Everyone has been talking about the “Big Quit” movement sweeping across the U.S. and beyond. Experts are grappling with statistics showing record-breaking labor shortages — from Amazon warehouse floors to centers of the care and knowledge economy.
For centuries, work has been at the heart of how the vast majority of us measure our worth — as citizens and as human beings. Today, it is the ticket to survival in 21st century America.
For the first time in recent memory, workers are wresting back some of their power as employers struggle to fill vacancies and devise new methods to entice people back to work. Could this be the end of corporate exploitation, bad bosses, long and thankless hours and the beginning of something new? A new form of “freedom”?
As a historical sociologist of labor, I believe this is a crucial moment for reflection. What exactly are we running toward? Is the solution to the ills of modern work to go out on our own? What lessons can history teach us?
After slavery was abolished in the 19th century, ex-slaves, migrants and the working classes were all told to cherish their “freedom” — but they quickly learned that freedom meant work. Productivity became central to the human endeavor, the gold standard for personal flourishing and social progress.
The free labor contract too became the law of civilized nations. No longer could individuals be coerced, bound or whipped into work. The age of consent had arrived. Yet, what did this mean when to survive was to — voluntarily — sign away all waking hours to the factory, mine or plantation owner?
Some relief was found in the 20th-century social contract with the welfare state — due in large part to the victories of organized labor. But since the 1980s, the state has rolled back many of these protections, leaving it to the private sector to provide — in the name of the “free” market.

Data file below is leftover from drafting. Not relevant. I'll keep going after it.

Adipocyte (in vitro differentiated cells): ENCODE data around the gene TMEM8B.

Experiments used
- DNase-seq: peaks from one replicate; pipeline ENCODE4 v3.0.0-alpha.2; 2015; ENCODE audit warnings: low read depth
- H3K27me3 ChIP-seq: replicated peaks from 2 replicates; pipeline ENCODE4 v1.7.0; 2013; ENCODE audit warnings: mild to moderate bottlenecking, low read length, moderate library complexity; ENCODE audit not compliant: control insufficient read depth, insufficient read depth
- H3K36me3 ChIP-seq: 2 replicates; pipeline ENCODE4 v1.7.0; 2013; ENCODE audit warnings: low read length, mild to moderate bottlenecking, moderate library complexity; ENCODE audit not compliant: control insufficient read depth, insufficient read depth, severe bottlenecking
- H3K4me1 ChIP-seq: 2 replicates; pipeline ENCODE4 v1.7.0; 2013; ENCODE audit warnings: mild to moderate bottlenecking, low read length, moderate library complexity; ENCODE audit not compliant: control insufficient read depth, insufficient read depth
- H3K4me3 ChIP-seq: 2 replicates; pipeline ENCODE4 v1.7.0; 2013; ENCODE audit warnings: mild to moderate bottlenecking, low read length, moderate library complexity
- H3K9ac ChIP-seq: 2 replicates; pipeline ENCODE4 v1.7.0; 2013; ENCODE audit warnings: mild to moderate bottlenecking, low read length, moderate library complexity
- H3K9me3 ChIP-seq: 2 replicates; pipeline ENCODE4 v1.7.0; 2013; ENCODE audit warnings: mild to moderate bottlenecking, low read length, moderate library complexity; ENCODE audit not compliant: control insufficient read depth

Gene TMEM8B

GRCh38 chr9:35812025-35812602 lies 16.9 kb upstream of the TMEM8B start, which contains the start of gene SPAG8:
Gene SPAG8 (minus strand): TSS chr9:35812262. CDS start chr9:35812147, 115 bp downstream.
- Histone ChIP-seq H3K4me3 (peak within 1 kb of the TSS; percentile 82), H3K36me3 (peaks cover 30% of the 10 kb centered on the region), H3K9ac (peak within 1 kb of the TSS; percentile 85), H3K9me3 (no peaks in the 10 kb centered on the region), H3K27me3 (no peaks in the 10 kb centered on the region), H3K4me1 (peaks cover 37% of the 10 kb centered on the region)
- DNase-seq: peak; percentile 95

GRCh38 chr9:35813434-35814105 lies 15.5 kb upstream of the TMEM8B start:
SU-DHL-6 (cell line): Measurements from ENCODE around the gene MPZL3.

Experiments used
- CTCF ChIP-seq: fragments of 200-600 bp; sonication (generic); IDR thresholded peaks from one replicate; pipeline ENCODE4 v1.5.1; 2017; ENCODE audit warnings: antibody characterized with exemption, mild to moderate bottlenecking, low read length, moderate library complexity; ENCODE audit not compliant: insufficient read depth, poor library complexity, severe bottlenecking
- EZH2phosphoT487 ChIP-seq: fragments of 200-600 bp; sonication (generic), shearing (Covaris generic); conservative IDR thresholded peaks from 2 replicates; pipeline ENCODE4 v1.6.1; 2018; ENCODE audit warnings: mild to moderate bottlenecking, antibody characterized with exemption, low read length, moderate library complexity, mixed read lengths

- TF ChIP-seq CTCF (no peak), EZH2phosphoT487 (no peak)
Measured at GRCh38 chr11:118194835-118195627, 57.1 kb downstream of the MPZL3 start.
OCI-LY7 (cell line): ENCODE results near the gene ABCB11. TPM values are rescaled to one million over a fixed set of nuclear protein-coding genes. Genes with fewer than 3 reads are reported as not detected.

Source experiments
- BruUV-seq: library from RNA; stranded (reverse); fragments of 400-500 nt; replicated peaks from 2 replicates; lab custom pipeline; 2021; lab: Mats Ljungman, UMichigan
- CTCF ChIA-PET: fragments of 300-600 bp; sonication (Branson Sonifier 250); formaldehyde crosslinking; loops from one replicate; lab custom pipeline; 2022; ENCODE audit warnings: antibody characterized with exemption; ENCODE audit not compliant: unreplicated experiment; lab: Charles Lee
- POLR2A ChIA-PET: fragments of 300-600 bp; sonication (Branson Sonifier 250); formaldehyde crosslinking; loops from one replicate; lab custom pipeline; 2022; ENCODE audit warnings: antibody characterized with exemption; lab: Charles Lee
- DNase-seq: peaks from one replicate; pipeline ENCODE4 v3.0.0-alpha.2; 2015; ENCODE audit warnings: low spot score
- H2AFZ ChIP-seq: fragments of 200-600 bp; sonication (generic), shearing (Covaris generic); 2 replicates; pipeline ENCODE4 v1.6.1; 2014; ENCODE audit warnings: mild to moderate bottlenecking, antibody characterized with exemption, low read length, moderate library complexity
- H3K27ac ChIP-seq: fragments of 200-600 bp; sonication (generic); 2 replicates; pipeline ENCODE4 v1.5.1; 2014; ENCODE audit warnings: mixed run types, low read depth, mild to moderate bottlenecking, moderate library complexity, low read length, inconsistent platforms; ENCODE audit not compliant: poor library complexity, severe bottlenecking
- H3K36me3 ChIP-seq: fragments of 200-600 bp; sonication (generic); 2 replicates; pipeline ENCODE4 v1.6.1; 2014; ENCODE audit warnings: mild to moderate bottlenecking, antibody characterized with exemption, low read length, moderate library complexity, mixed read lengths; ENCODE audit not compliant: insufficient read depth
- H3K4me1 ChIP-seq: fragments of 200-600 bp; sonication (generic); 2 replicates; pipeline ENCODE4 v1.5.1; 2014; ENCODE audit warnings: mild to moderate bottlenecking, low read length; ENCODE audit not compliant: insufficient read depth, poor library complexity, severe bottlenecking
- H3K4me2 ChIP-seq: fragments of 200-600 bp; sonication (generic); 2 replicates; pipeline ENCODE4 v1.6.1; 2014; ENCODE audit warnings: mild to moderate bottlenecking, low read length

Benefits and social protections needed to survive in modern America are now more than ever tied to the traditional work relationship. Quietly, corporations have increasingly opted for leaner subcontracting and temporary work arrangements — in the name of flexibility.
The “Great Resignation” signals a collective realization that there is a serious problem with work. Many are simply not returning to traditional jobs at all. A record number of women have been forced out of the job market — exposing a glaring rift between the social versus the economic “value” of care work.
For others, mental health now trumps the relentless pursuit of a career. Still, others have simply reached their limit with employers that prioritize profit and gain over their people. Everyone — from Trevor Noah to Robert Reich — has been offering up explanations as to why people are quitting.
But beyond working from home, what does this demand for “flexible” work really look like?
Trends indicate that many are opting for the autonomy of entrepreneurism, freelance, contract or gig work. This move is being celebrated as the “Great Contingency” — a new era of freedom and flexibility. After a grueling 18 months, these flexible work arrangements seem more alluring than ever. In response, companies are already contemplating part-time contracts and freelancers as a permanent hiring model.
We must be cautious about jumping too quickly into this new era of autonomy and self-dependence. Who will be there to catch us when we fall?
The economically secure can pump social and financial capital into new startups, fall back on savings and flit between opportunities — but do we all have this luxury? History shows us that “freedom” comes with new risks. Study after study has warned us of the decreased earnings and growing insecurity of gig work, as the most economically marginalized are barely earning a minimum wage.
The “Great Resignation” could be a golden opportunity — a chance to radically transform the central place of work in our lives. But are we marching headlong off a cliff — voluntarily opting out of the lifelines provided by the employment relationship, no matter how problematic?
If this trend continues, this could be a mass flight into precarity. Many are caught between a rock and a hard place. We must tread carefully, demanding new ways to live economically secure lives — while resisting the urge to blindly follow the siren song of freedom.
Mishal Khan, Ph.D., is a social scientist with a focus on the regulation of labor after slavery across the globe and how these shifts affect the future of work.
©2021 Chicago Tribune.
Visit at chicagotribune.com.
Distributed by Tribune Content Agency, LLC.